I land in London for a work trip I’ve had planned for some time. I start to realise my plan to travel less and stay grounded is not working out for me so well, if at all. I travel solo in England, Slovenia, and Paris. I meet my boyfriend in Ireland as this is one of the few countries he can travel to without a visa (South African passports, hey!)
I fly home for a photoshoot with Merrell. I still own a bakery and a retail store in my home town, where my house is located. For all intents and purposes, my life is structured around living in Australia.
End of August 2019
My boyfriend lands in Australia after a 6-week wait to get a visa just to visit for up to 90 days. He stays for all of those 90 days.
November 18, 2019
Said visa expires and my boyfriend must leave the country. Moreover, he wants to. As it turns out “hanging out” for three months has a time limit. He needs to return to work – mostly for his own sanity. It would take about a year for him to get a visa to work in Australia.
November 22, 2019
I fly to South Africa to be with him in the designated role of “career cheerleader”. I fly over with 3 full suitcases with the intention of staying three months.
We sign a lease in Cape Town.
My house goes on the market as a rental. Within two days I have landed a tenant on a 12-month lease. They lock into paying $2400 per month, more than covering the mortgage repayments which are less than half of this (at a 3.070% per annum mortgage rate in Australia).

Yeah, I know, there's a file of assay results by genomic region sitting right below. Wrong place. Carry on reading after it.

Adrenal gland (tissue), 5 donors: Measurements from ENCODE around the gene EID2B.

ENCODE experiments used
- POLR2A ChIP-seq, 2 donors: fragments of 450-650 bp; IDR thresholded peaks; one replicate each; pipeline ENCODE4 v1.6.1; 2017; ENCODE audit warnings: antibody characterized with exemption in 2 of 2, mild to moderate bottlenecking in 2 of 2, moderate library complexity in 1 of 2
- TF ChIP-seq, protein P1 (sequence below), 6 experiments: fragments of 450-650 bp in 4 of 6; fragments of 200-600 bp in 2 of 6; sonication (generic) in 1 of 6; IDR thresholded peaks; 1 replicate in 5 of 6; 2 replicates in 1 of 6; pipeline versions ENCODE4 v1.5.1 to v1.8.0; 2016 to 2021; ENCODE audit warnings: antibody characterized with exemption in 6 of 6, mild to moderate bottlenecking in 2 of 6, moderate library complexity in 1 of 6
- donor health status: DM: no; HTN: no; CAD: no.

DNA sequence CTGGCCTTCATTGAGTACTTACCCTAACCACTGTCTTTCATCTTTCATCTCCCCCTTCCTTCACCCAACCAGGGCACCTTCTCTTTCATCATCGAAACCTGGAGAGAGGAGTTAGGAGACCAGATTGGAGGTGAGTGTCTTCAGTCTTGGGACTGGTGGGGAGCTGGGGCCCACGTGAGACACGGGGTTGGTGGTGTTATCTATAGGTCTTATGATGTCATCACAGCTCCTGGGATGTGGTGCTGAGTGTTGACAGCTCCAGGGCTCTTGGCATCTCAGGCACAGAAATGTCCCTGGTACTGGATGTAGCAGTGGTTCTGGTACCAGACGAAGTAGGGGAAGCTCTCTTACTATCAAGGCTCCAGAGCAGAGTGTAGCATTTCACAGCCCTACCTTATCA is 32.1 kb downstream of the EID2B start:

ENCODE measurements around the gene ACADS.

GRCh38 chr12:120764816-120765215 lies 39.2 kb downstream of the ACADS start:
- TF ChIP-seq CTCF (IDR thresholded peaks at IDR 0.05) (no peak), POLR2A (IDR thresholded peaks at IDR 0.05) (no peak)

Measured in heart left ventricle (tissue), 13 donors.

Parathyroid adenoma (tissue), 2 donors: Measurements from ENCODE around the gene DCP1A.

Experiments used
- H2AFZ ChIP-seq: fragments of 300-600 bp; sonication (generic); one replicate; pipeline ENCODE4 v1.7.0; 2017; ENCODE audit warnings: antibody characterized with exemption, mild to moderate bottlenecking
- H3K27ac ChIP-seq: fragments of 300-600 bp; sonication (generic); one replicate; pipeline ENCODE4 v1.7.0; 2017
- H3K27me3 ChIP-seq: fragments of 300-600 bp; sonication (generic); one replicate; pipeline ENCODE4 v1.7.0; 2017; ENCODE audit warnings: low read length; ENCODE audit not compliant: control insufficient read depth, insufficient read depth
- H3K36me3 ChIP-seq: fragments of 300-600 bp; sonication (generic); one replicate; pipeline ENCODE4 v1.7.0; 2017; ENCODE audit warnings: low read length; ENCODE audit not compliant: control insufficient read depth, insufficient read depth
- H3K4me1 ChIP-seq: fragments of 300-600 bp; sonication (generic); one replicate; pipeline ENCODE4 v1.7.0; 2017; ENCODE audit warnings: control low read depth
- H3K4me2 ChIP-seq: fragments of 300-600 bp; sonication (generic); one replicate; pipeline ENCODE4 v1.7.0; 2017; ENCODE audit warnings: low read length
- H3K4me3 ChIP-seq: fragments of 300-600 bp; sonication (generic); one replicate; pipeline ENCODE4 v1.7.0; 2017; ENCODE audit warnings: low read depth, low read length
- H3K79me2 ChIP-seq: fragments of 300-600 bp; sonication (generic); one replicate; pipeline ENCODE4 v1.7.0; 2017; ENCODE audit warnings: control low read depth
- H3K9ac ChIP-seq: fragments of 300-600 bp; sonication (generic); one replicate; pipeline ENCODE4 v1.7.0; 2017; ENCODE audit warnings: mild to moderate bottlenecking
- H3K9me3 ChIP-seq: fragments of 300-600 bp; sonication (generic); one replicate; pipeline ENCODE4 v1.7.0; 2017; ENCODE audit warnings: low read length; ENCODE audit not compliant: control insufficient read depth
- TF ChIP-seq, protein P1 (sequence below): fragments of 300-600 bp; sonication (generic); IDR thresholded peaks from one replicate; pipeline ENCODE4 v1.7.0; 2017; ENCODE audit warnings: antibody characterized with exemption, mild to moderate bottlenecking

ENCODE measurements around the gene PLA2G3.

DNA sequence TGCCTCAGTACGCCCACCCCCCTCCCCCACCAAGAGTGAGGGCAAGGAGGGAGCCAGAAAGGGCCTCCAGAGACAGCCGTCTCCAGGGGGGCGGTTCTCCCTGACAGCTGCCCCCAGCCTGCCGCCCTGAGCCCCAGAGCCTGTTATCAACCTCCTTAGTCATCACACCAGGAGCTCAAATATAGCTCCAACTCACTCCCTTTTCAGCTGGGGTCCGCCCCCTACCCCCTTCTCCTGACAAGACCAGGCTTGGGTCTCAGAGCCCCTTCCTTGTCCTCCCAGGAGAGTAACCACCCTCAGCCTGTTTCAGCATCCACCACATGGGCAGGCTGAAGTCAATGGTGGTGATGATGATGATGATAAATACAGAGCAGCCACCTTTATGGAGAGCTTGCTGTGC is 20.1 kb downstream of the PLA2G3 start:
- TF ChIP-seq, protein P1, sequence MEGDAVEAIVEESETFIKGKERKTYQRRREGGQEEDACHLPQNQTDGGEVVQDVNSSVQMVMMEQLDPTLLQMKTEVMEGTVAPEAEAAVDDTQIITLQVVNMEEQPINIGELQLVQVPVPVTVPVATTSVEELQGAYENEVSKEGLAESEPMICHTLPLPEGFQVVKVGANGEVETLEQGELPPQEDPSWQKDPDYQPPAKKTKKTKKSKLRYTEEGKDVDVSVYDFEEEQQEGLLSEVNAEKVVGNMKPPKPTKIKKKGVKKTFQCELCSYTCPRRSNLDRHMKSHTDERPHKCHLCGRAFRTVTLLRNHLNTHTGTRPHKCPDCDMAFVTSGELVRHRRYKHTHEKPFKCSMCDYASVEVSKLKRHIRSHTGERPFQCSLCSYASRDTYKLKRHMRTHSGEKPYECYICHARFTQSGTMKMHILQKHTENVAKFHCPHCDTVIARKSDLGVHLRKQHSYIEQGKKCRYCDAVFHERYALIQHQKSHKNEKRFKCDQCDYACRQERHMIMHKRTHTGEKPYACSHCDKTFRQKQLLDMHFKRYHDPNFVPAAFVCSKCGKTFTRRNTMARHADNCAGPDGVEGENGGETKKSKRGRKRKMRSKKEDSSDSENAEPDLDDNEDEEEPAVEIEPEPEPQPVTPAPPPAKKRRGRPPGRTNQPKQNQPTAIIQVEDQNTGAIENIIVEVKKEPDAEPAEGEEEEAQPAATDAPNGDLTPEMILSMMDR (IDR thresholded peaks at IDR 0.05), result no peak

Alas, we moved to Cape Town
So, why did I move to South Africa in a hurry? And why did I just buy and renovate a house, then up and leave again?
In case you haven’t realised by now: I’m impulsive.
But for a moment, I want you to reconsider this adjective in a positive light, rather than considering negative connotations.
I feel unsettled after eight years of travelling, so what do I do? Buy a house.
I love the house and I have built solid foundations at home, but I also love a man who lives in a foreign country. What do we do? He comes to visit me in Australia for three months.
He loves Australia but his life is back in South Africa. We also can’t get a visa in a heartbeat so what do we do? My life is the easiest to pick up and move (as a self-employed entrepreneur and someone who can work from their laptop).
So we? Move to South Africa.
Instead of Barriers, See Opportunities
Instead of seeing all the reasons not to do something, I look for all the reasons to do it.
I trust my gut, I act on intuition and when people tell me all the things that could go wrong, I counteract them with opportunities.
I have a home in Australia that more than double pays for itself with a new tenant. I considered AirBnB but for reasons that warrant another blog post, I decide a permanent tenant will be less hassle.
I have lower living expenses in South Africa – I pay a third of the rent here than what I can rent my house out for. I also pay less for groceries, electricity, gym membership and pretty much any bill costs exactly half in this country.
I also finally push to sell my business (the dessert restaurant) and have enough money back in the bank for another real estate investment – or – better, to invest back in to my company.
With the sale of one business, I have clarity and stress-relief that I haven’t felt in years. By shedding the business, I shed 20 staff members and all the headaches that come with managing people. Hospitality businesses are a difficult balance of managing your own people (team members), your customers, your suppliers and your financials. It’s tough.
So, what now?
I don’t have a crystal ball and I’m sure you’ve realised by reading this far that I don’t put too much thought into the future.
My main goal for the current climate is to build out a team here at World of Wanderlust and develop a product in the travel startup space that goes beyond our global audience.
Want to be a part of that change? Join us on Linkedin for opportunities.